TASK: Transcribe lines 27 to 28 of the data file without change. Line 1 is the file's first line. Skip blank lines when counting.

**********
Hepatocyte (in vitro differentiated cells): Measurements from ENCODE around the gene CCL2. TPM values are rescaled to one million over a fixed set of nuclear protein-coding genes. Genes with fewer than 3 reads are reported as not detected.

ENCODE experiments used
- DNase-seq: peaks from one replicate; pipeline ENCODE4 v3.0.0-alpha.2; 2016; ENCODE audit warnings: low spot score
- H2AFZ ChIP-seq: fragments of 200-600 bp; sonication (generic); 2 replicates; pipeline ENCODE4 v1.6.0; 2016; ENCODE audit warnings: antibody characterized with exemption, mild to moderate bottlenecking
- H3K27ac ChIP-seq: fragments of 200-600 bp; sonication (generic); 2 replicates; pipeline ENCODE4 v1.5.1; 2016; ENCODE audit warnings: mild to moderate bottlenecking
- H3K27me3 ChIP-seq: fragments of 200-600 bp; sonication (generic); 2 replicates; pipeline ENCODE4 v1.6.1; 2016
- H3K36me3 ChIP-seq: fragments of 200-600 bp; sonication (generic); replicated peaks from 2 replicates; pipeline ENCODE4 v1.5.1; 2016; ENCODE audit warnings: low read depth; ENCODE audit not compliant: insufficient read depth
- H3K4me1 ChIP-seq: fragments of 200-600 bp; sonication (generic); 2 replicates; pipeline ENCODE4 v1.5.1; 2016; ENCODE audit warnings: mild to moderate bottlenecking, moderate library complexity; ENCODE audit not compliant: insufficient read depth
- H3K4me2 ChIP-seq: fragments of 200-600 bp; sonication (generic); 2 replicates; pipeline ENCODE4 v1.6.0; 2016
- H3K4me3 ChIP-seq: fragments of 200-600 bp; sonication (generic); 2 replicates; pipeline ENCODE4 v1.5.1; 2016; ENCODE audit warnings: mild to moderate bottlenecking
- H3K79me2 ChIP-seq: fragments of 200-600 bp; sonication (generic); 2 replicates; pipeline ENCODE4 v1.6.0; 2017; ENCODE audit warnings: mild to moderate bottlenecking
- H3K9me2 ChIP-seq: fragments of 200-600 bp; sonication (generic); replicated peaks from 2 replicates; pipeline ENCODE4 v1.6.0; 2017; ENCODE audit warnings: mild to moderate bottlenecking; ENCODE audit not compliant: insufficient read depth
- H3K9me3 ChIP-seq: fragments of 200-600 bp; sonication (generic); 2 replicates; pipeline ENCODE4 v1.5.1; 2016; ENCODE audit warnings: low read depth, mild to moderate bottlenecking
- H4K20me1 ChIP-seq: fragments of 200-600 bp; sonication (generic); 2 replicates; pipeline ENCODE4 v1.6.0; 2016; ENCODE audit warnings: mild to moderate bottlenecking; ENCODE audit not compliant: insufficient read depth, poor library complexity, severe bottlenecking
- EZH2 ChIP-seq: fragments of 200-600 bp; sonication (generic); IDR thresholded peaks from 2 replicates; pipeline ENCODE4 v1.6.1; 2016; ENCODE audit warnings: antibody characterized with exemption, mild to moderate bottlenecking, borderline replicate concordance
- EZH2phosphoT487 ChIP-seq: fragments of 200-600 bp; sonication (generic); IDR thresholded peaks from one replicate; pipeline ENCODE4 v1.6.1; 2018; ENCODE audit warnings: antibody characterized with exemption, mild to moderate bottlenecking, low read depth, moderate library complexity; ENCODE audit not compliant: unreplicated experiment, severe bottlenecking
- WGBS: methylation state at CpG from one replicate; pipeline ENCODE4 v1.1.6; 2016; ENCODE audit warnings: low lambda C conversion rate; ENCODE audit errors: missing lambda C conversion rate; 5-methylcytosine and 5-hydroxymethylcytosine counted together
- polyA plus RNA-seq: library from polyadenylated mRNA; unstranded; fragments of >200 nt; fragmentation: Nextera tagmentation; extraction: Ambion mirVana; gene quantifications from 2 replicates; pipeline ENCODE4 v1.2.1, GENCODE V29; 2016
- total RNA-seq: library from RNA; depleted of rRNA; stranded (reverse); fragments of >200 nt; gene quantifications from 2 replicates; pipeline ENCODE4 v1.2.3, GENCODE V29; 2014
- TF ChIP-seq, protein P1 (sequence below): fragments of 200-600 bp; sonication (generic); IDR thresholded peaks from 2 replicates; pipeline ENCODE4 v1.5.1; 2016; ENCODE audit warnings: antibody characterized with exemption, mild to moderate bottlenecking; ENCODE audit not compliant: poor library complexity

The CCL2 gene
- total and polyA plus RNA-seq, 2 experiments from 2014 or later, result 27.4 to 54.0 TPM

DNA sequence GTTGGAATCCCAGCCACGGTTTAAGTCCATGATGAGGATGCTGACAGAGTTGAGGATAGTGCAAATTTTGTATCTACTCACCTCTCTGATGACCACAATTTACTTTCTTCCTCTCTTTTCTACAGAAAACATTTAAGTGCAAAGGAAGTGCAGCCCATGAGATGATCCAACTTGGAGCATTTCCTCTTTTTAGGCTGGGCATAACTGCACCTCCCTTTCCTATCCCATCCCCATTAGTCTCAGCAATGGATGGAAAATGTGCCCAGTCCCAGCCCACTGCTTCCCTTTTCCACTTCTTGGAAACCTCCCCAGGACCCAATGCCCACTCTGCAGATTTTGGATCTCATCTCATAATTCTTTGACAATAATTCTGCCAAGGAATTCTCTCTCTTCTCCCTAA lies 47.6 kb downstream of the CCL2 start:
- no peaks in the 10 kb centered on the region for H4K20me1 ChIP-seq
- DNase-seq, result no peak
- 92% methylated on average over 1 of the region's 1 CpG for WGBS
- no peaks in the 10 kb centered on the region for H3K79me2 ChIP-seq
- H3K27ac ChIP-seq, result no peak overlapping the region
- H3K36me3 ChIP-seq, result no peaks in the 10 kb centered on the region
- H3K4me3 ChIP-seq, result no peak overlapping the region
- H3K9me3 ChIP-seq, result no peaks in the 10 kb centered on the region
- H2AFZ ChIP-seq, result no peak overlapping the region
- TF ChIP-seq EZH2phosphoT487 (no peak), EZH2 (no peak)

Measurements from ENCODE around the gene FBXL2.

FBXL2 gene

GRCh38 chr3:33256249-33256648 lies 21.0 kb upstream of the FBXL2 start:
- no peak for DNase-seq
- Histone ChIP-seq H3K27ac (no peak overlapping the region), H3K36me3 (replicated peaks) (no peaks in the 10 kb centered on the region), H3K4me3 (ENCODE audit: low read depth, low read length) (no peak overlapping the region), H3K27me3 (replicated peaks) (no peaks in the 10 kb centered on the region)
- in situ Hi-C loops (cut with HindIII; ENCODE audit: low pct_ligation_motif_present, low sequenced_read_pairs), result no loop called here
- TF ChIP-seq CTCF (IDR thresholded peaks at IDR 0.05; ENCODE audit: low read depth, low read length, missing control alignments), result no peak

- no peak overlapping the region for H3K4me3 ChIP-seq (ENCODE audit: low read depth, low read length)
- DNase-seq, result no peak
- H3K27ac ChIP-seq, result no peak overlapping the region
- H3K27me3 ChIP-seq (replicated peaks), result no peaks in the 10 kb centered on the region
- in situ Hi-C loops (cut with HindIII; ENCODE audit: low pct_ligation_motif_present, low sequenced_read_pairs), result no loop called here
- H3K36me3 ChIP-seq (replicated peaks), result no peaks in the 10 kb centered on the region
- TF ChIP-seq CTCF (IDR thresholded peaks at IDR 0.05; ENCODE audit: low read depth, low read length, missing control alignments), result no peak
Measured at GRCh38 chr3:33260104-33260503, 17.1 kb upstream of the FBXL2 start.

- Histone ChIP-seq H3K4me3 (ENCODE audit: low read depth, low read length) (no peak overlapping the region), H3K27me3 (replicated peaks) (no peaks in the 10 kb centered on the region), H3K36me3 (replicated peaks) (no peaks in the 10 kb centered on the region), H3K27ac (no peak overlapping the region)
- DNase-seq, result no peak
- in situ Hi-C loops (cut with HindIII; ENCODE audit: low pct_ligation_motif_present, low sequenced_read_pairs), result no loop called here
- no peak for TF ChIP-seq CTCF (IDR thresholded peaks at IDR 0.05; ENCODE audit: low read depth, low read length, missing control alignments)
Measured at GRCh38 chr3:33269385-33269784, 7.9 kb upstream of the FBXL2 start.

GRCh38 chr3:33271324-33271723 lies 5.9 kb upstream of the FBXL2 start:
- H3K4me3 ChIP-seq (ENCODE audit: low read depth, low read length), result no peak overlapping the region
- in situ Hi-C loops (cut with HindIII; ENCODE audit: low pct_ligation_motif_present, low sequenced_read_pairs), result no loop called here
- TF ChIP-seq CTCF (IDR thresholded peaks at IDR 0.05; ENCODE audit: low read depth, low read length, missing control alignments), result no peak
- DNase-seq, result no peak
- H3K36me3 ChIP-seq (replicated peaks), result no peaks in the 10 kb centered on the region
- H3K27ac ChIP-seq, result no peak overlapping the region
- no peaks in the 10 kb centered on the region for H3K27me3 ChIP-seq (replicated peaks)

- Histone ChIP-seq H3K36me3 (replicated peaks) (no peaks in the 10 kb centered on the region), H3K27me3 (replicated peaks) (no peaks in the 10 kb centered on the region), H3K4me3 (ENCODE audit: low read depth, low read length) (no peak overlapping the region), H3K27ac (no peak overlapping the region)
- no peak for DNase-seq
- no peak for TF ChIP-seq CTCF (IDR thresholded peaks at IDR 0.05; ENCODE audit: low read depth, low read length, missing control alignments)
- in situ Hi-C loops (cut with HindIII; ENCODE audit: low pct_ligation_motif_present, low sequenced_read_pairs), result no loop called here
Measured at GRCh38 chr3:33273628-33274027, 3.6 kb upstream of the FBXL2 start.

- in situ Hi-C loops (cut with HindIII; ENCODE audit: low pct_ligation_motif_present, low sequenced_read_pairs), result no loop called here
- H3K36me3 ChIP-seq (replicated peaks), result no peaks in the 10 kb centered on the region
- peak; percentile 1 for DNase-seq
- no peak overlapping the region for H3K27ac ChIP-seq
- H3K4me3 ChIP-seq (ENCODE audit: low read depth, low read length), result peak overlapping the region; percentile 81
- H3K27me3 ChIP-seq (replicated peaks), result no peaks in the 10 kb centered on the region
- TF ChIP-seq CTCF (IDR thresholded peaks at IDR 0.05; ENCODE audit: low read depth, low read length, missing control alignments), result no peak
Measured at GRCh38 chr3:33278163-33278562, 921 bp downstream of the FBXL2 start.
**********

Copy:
- no peaks in the 10 kb centered on the region for H3K79me2 ChIP-seq
- H3K27ac ChIP-seq, result no peak overlapping the region